State Library of South Australia

Toponymy and the Dudley Tiger

If you visit Kangaroo Island's Dudley Peninsula, you may come away thinking you've been to 'Tiger' Peninsula. On Dudley there's Tiger's Cairn or Tiger's Knob, Tiger's Tooth at Cape Hart, and Tiger's Hill. They are all named for (or by) Stamford Walles 'Tiger' Simpson, sometimes known as 'Anzac'. Simpson's Aboriginal grandmother Betty was probably brought to Kangaroo Island by sealers at around 1819 - they were pre-settlement South Australians. Some local history has it that Stamford's nickname referred to his temper, but surely also it was for this Tasmanian connection - Stamford could threaten to "get me Tassie up!" when roused. A customer interested in Aboriginal people at Gallipoli asked if we had a photo of Stamford in his uniform.

Tiger Simpson in uniform Penneshaw c1915 Penneshaw Maritime and Folk Museum
Tiger Simpson in uniform Penneshaw c1915, Penneshaw Maritime and Folk Museum

Stamford went away to war twice, in 1914 to the Dardanelles and Anzac Cove (he was 37) and two years later to France. As a two-timer, he was enthusiastic about war service, referring to those who stayed behind as "cold-footed", but he claimed to have "never fired a shot in anger". He was known as a skilled musician, particularly for musical saw, a reputation he took with him to war. 'Wacka' Daw of Kingscote told Tiger's nephew that when they were at the front together, Tiger made a banjo out of biscuit tins, using communication wire for strings. If a string broke he'd call out "No bloody wire, Daw" and Wacka "had to go out in no man's land and get more wire".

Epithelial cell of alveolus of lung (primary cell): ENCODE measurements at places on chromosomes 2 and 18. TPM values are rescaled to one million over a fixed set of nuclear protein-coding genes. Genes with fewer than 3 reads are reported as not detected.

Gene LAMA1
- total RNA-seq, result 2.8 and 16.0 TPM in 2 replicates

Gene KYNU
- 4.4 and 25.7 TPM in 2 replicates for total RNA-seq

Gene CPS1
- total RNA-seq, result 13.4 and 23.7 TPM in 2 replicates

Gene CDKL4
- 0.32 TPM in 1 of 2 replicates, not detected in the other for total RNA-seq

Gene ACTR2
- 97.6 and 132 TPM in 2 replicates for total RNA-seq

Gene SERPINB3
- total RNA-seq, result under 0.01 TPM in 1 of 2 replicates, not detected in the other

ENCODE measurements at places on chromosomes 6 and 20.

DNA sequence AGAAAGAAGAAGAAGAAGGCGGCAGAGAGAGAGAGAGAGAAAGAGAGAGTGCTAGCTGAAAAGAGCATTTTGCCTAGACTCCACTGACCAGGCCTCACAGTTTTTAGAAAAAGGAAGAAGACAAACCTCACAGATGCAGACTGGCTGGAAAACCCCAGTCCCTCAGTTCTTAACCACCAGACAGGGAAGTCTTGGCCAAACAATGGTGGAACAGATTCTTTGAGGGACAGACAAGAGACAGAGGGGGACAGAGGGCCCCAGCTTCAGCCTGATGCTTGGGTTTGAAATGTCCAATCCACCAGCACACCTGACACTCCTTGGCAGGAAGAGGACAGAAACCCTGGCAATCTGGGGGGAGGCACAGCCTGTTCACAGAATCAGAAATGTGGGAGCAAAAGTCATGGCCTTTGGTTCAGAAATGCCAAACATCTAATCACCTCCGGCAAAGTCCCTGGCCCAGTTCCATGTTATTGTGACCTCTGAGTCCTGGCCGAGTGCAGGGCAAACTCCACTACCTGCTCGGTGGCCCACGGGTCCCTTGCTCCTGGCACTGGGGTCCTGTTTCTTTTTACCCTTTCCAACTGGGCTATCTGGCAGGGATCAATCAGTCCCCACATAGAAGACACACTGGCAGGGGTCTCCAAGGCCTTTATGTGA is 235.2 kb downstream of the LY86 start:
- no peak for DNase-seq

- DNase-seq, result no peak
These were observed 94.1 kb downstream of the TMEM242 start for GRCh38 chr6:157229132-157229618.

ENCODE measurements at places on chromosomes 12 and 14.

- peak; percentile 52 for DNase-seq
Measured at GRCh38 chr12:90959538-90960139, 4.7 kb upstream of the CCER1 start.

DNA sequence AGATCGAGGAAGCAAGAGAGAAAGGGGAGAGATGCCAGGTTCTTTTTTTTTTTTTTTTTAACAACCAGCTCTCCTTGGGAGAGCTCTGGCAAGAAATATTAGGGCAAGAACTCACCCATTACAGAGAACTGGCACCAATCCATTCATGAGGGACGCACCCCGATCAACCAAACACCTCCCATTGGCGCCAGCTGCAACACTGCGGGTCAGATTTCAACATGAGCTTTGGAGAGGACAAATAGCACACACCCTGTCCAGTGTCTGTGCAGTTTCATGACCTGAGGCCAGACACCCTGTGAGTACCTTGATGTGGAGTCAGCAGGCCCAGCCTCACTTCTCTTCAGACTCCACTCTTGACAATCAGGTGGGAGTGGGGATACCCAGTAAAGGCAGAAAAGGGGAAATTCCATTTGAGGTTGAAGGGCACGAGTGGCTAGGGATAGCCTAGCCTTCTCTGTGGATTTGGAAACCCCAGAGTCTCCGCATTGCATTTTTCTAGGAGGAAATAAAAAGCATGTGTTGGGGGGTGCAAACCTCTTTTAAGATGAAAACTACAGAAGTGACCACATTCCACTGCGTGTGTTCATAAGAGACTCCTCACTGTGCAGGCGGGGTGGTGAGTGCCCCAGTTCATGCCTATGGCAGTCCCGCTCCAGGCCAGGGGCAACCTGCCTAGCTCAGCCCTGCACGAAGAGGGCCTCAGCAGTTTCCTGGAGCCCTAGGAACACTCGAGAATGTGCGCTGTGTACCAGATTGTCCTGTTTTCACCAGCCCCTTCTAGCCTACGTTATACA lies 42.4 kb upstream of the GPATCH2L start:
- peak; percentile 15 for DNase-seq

Toponyms are place names. Stamford Simpson will be remembered on Dudley Peninsula because he was particularly interested in them. Felt Hat Corner, on the East-West Highway, is where Tiger found a hat and nailed it to a post. Today there is a sign, where there is always (magically) a felt hat. He named a corner on Charing Cross Road: Stomache Ache Corner, after the tree there that was restricted by wire. Some of his road names still appear on official maps. He named the tracks he used to cross the Peninsula, eg. 'Anzac Highway', 'Gawler Place'. Tiger laboured up until his death in the late 1950s, and whenever he did work in concrete, he signed it 'Tiger'. Locals are aware of this, and to this day the name can appear anywhere there is wet cement on Dudley Peninsula.

We didn't have a photo of Tiger in uniform for the customer, but we found a fine one held by the Penneshaw Maritime and Folk Museum. What we do hold is a fine group portrait (B 50494). Centre right is Stamford Simpson. For this article we relied heavily on Taylor, Rebe Unearthed : the Aboriginal Tasmanians of Kangaroo Island, Kent Town, Wakefield Press, 2002.

B 50494

Story by: Richard Moriarty

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